Vitamin B12 deficiency linked with reduced cognitive function scores
A report published in the December, 2006 issue of the American Journal of Clinical Nutrition revealed the finding of researchers in Great Britain that older individuals with a marker of low vitamin B12 status have reduced cognitive function scores.
The current study included 84 participants in the Welsh cohort of the Medical Research Council’s Cognitive Function and Ageing Study (CFAS), a longitudinal study of men and women aged 65 and older. Stored blood samples were analyzed for vitamin B12, folate, creatinine, holotranscobalamin, which is the amount of vitamin B12 in serum bound to the transport protein transcobalamin, and methylmalonic acid, a compound that increases in vitamin B12 deficiency. The subjects completed the Mini-Mental State Examination and the Cognitive Section of the Cambridge Mental Disorders of the Elderly Examination (CAMCOG), which tested orientation, language, attention, memory, praxis, calculation, abstract thinking and perception.
Forty-three percent of the study population was determined to have “likely metabolically significant vitamin B12 deficiency.” Not surprisingly, high methylmalonic acid concentrations were correlated with low levels of vitamin B12 and holotranscobalamin. Although none of the participants had dementia, 31 percent had test scores indicative of cognitive impairment. Having higher methylmalonic acid concentrations was correlated with worse Mini-Mental State Examination Scores and lower scores in the CAMCOG examination in the areas of language comprehension and expression, and ideational praxis. Deficient folate levels were less prevalent and had weak correlations with lower test scores in several areas.
In an accompanying editorial, Joshua W. Miller of the University of California, Davis notes that only a few studies have assessed the associations between methylmalonic acid, holotranscobalamin and cognitive function. In the current study, only methylmalonic acid was found to be associated with cognitive function scores. “These results suggest that methylmalonic acid better reflects vitamin B12 status and is a better predictor of cognitive function in older adults than is total vitamin B12 or holotranscobalamin,” he writes. However, since inconsistent results have also been found to be associated with methylmalonic acid, some researchers have proposed screening tests for vitamin B12 deficiency that analyze a combination of factors. “The challenge now for investigators is to use these multiple analyte strategies in cohort studies to determine whether they improve the ability to predict cognitive deficits in older adults,” he concludes.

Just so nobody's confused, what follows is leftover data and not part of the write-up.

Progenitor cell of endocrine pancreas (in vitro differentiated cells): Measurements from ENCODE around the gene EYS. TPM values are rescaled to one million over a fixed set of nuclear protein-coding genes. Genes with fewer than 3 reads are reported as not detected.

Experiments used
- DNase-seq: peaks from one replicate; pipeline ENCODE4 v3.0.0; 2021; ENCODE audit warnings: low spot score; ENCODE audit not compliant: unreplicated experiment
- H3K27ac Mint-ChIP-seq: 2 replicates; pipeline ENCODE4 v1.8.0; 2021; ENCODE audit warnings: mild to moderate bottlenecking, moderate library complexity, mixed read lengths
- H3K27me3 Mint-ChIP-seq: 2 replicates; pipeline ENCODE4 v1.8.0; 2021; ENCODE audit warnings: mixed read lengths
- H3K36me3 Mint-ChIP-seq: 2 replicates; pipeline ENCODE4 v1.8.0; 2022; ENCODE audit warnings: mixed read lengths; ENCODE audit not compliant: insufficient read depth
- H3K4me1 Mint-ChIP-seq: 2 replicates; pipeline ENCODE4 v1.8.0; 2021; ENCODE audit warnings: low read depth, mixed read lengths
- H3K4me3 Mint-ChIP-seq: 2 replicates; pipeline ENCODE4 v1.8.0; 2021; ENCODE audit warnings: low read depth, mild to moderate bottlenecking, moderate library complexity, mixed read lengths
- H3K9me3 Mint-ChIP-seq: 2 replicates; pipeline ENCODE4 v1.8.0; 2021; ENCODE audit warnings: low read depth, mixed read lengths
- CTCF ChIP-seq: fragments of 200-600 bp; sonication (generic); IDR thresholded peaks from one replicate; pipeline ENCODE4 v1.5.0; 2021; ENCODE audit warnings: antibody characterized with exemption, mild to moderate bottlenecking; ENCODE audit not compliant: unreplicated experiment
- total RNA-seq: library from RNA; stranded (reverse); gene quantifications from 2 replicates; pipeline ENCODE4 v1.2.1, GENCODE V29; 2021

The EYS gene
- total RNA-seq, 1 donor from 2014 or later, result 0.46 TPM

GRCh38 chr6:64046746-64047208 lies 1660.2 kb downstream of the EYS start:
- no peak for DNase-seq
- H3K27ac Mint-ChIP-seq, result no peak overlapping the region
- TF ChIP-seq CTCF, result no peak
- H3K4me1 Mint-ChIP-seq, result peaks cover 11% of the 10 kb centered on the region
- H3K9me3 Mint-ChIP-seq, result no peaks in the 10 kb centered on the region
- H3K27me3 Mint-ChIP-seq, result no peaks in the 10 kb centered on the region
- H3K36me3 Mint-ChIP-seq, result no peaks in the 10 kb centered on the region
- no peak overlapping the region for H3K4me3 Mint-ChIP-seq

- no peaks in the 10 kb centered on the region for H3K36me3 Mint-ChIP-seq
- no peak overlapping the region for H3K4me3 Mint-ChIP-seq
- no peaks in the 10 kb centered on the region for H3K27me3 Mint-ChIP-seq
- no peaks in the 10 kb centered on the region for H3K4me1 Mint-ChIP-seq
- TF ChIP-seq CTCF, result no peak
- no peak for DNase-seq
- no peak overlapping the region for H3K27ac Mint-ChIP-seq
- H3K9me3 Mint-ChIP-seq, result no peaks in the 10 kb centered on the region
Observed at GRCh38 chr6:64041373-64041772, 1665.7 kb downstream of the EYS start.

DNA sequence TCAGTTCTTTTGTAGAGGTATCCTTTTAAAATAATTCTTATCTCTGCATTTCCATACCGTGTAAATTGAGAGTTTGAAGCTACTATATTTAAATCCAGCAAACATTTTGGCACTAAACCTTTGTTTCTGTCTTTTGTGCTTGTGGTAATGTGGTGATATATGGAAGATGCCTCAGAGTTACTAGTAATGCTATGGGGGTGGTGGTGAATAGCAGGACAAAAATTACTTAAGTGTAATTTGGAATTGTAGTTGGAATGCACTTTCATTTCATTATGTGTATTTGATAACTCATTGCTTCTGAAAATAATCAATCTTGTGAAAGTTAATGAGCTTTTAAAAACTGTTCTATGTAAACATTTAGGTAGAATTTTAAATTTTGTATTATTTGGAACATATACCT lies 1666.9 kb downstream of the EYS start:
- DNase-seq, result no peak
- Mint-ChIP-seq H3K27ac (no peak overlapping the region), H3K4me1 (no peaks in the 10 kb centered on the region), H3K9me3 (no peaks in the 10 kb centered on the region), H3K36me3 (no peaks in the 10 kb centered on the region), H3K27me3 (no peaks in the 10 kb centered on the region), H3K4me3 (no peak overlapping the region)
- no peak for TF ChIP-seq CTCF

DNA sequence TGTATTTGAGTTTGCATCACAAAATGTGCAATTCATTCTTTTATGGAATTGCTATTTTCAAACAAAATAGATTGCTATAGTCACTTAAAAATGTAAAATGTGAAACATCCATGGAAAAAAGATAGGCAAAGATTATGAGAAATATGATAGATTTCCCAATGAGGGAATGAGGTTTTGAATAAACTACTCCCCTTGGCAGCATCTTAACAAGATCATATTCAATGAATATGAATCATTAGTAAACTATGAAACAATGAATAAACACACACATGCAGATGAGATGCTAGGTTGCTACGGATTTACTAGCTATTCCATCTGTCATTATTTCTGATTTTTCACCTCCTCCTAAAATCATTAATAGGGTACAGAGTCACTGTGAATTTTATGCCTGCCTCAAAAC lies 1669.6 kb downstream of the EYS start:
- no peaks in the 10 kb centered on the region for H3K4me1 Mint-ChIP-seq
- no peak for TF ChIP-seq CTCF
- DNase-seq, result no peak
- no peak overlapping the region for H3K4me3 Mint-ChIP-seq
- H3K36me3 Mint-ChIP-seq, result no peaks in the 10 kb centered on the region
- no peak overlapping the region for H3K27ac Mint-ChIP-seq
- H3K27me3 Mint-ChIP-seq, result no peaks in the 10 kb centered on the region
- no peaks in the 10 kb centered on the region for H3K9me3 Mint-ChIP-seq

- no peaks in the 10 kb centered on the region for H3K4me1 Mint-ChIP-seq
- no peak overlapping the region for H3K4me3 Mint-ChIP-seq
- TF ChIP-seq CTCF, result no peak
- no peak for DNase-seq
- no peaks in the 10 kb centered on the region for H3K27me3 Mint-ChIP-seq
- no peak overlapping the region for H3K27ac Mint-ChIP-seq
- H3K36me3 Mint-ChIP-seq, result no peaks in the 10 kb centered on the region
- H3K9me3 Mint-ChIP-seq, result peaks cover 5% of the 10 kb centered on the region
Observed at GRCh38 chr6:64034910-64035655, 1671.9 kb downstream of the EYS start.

Screening for cognitive changes should be done even before overt changes in cognitive ability are apparent so that diet and lifestyle changes, as well as supplementation, can be started early.
The test most often used to evaluate memory and cognitive function is the Mini-Mental Status Examination, which tests multiple aspects of cognitive function, including orientation to time, place, and person; memory; verbal and mathematical abilities; judgment; and reasoning. In elderly patients, the clinician should differentiate early-stage dementia from normal age-associated memory impairment. People with memory impairment have a relative deficiency in recall compared with others their age. They also tend to learn new information more slowly, but if they are given extra time for such tasks, their intellectual performance is usually adequate.
Vitamins are involved in biochemical processes throughout the body and appear to be involved in protecting and enhancing cognitive function. In particular, the B vitamins play an integral role in the functioning of the nervous system and help the brain synthesize chemicals that affect mood. A balanced complex of the B vitamins is essential for energy and for balancing hormone levels. An article in the Journal of Psychopharmacology described a study of 76 older men who were given vitamin B6 or placebo and then tested on memory function. The authors concluded that vitamin B6 improved storage and information retrieval (Deijen JB et al 1992). Another study reviewed vitamin B12 deficiency in relation to memory impairment and neuropathy in older people and concluded that both memory impairment and neuropathy can be successfully managed with vitamin B12 injections or supplementation (Carmel R 1996). One study determined that low levels of folate (a B vitamin) are associated with cognitive deficits and that patients treated with folic acid for 60 days showed a significant improvement in both memory and attention efficiency (Fioravanti MFE 1997).
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